Sandis Vilmanis, LW/RW, North Bay Battalion (Florida Panthers)

One of the more under-the-radar moves at the trade deadline was the North Bay Battalion acquiring Sandis Vilmanis from the Sarnia Sting.

Vilmanis was one of Latvia’s best players at the 2024 World Junior Championship, and the Florida Panthers prospect returned from that tournament eager to make an impact with his new team.

And once Vilmanis landed in North Bay, he was almost unstoppable. He scored fourteen times in eleven games in February, which included a hat trick performance against Saginaw and a four-goal outing versus Kingston.

Now, Vilmanis has nearly double the amount of goals with the Battalion (18) that he did with the Sting (10). He reads off his linemates effectively, slips into pockets of space and can execute in the blink of an eye, whether it’s jaw-dropping dangles through his own legs or snipes from close range.

On a Battalion team that has one of the most effective lines in the league this season (in Anthony Romani, Dalyn Wakely, and Owen Van Steensel), Vilmanis’ goal-scoring prowess will only make North Bay an even larger threat in the postseason - and clearly the Panthers are taking notice, because they inked Vilmanis to his entry-level contract last week.

Lucas Karmiris, C, Mississauga Steelheads (2025 NHL Draft)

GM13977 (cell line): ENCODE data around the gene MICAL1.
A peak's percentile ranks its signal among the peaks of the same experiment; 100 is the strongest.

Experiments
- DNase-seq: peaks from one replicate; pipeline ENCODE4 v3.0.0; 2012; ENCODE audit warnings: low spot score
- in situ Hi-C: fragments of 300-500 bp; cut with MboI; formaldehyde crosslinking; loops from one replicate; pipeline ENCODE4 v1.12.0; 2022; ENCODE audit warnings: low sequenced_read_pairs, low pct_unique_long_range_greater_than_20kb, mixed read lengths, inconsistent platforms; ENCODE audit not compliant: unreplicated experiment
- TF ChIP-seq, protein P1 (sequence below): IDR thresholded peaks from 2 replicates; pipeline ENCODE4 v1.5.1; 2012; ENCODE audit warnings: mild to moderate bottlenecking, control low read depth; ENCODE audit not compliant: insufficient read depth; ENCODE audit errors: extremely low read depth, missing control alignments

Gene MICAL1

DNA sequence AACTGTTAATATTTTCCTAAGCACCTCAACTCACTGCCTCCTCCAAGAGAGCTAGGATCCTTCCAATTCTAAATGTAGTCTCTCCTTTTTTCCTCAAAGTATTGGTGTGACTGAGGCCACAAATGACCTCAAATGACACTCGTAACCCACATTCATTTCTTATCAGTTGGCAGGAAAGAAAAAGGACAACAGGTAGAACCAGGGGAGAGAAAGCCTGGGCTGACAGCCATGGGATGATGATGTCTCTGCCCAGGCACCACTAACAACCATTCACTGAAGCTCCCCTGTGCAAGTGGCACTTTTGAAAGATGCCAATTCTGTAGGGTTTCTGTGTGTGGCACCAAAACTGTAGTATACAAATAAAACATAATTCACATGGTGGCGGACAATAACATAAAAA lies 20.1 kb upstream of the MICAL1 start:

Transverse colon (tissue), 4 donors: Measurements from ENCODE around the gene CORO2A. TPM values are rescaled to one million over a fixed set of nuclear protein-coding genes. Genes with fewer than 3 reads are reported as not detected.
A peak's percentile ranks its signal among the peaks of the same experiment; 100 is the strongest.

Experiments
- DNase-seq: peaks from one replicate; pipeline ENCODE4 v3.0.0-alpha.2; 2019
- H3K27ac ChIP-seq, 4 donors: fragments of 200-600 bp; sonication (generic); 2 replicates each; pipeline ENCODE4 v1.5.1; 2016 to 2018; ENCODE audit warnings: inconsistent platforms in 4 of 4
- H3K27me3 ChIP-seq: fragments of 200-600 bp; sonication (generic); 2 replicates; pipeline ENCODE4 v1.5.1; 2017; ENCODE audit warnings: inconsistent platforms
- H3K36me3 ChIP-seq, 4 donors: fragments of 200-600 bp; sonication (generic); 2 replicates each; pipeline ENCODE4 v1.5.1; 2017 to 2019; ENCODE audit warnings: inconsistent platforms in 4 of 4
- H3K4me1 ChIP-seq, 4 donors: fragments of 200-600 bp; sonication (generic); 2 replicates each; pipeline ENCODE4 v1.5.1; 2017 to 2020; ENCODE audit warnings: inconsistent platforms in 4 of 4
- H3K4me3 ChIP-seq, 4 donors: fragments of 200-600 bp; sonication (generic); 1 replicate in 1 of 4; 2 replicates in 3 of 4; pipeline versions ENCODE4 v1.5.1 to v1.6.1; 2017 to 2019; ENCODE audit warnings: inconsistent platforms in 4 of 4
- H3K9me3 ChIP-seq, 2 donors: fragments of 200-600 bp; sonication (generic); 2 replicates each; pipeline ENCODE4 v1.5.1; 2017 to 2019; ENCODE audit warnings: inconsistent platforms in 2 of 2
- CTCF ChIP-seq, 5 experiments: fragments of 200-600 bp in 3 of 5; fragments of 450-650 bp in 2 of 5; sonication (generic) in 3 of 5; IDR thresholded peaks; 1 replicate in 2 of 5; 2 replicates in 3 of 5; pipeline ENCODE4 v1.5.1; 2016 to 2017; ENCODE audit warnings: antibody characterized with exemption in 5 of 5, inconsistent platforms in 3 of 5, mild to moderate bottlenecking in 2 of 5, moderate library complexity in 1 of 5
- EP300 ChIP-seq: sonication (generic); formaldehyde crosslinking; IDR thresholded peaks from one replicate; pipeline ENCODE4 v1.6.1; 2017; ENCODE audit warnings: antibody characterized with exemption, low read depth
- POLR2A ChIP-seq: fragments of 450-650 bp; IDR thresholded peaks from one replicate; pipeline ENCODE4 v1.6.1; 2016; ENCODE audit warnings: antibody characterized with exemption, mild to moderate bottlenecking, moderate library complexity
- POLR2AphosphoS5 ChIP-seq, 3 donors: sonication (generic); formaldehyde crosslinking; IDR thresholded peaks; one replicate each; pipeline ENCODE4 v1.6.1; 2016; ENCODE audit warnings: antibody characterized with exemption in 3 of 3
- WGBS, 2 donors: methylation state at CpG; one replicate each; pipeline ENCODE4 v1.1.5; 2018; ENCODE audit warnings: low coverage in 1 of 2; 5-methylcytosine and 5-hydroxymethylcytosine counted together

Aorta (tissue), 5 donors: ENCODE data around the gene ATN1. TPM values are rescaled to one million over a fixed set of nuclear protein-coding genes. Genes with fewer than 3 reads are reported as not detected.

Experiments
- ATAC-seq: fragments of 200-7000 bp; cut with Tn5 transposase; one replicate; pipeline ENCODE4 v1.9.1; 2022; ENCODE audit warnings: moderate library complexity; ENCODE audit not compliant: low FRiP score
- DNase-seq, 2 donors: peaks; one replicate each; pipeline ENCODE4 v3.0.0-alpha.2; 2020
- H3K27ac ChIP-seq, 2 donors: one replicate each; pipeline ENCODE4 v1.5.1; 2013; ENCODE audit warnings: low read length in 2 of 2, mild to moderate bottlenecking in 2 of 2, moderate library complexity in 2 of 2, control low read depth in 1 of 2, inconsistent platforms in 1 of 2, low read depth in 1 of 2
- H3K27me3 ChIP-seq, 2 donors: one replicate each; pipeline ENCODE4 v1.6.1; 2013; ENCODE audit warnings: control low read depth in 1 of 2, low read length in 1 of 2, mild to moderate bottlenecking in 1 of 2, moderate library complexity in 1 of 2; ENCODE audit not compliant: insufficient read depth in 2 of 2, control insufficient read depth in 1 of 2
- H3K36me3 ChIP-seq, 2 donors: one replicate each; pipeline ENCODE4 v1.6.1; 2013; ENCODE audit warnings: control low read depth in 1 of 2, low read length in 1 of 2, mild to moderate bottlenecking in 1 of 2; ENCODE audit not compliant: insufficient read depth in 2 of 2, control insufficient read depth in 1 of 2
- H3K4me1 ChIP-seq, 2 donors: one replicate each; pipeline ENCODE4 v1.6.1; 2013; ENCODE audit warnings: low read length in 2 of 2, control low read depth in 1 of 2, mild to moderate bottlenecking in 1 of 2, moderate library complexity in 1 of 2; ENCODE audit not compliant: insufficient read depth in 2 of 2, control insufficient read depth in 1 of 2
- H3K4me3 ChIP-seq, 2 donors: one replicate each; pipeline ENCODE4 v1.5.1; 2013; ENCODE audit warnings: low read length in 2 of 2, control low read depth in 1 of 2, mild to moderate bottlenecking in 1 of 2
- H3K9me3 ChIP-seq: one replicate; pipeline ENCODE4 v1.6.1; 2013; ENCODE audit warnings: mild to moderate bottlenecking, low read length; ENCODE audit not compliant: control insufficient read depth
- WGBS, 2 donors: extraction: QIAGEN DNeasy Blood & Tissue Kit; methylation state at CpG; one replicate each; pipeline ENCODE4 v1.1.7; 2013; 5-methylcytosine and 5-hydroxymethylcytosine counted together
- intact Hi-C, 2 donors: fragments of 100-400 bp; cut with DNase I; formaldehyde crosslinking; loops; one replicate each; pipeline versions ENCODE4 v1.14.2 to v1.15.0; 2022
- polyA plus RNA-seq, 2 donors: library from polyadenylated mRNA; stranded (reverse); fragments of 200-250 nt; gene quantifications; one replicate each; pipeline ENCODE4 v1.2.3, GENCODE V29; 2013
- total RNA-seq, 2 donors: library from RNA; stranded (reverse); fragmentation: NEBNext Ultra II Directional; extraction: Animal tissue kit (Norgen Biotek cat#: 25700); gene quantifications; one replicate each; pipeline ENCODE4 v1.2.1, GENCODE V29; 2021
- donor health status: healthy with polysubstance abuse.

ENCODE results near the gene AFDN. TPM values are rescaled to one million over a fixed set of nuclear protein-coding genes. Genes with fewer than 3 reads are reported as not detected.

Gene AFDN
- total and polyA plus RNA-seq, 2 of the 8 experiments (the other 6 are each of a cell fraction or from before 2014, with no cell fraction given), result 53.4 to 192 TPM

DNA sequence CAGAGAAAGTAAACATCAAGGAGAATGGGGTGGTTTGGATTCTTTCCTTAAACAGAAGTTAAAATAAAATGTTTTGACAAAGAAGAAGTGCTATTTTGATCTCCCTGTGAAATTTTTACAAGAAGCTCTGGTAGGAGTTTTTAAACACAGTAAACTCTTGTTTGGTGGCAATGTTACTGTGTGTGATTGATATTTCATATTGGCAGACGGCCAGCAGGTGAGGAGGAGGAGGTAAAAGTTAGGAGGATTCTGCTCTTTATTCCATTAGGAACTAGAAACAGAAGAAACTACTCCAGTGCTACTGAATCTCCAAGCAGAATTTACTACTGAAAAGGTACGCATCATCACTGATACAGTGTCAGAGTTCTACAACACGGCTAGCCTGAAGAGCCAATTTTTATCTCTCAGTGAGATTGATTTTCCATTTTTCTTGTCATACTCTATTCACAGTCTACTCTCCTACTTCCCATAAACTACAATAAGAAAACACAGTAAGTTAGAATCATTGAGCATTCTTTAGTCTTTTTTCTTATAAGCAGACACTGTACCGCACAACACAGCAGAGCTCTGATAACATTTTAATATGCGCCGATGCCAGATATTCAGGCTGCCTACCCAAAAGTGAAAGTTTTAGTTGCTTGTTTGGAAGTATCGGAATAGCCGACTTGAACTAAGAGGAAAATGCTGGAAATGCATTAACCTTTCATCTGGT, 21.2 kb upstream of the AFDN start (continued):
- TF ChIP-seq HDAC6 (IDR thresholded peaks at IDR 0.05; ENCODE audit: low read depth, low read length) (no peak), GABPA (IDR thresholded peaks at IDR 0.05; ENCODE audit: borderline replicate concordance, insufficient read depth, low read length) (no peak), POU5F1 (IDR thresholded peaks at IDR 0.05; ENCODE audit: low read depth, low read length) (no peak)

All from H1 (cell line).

On the youngest team in the league filled with draft-eligible talent and a likely 2025 top-5 pick in Porter Martone, fellow 2025 NHL draft-eligible Lucas Karmiris has flown under the radar for much of the season.

But he won’t for much longer. Karmiris exploded offensively in February, racking up 19 points in 12 games for the Steelheads - he had just 16 points on the campaign when the month began. His productive month started with a four-assist outing against one of the West’s best in the Soo Greyhounds, and it ended with a three-point game that helped Mississauga mount a late comeback against division rival Sudbury.

Karmiris is fearless on the ice, consistently attacking opposing defenders. Despite the smaller frame, he’s an impactful forechecker and defensive supporter, physically engaged and always looking to exploit and expose weaknesses to create turnovers. But last month, he was far more willing to utilize his heavy shot, catching goalies off guard from distance.